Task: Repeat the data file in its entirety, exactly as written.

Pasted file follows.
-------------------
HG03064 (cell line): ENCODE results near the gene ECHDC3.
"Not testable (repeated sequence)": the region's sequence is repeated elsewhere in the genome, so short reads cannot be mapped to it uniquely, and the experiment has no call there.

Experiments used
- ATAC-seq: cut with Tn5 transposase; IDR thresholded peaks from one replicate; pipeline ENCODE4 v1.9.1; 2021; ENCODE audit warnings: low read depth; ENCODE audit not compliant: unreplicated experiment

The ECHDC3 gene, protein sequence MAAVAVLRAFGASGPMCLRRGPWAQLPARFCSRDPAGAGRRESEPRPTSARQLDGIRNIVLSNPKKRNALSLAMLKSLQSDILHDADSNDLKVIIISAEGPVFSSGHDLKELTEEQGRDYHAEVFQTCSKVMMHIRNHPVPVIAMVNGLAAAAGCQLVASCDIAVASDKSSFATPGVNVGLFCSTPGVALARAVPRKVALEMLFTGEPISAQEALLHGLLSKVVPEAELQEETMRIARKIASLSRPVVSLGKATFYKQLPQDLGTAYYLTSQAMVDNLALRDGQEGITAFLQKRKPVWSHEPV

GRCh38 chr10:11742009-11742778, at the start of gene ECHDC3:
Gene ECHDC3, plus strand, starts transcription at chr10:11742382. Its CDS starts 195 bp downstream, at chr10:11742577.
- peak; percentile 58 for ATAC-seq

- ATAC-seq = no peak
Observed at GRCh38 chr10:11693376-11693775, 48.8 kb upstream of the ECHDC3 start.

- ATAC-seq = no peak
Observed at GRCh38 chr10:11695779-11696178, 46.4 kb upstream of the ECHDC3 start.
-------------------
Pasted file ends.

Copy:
HG03064 (cell line): ENCODE results near the gene ECHDC3.
"Not testable (repeated sequence)": the region's sequence is repeated elsewhere in the genome, so short reads cannot be mapped to it uniquely, and the experiment has no call there.

Experiments used
- ATAC-seq: cut with Tn5 transposase; IDR thresholded peaks from one replicate; pipeline ENCODE4 v1.9.1; 2021; ENCODE audit warnings: low read depth; ENCODE audit not compliant: unreplicated experiment

The ECHDC3 gene, protein sequence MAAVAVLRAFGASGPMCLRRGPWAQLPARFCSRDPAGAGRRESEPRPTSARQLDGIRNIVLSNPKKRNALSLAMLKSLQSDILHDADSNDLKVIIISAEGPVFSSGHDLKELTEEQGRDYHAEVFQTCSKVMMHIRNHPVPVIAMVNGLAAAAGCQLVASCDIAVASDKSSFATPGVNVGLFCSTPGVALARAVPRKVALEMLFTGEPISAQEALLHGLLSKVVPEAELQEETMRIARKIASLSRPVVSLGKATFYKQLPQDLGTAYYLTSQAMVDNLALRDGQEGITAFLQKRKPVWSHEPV

GRCh38 chr10:11742009-11742778, at the start of gene ECHDC3:
Gene ECHDC3, plus strand, starts transcription at chr10:11742382. Its CDS starts 195 bp downstream, at chr10:11742577.
- peak; percentile 58 for ATAC-seq

- ATAC-seq = no peak
Observed at GRCh38 chr10:11693376-11693775, 48.8 kb upstream of the ECHDC3 start.

- ATAC-seq = no peak
Observed at GRCh38 chr10:11695779-11696178, 46.4 kb upstream of the ECHDC3 start.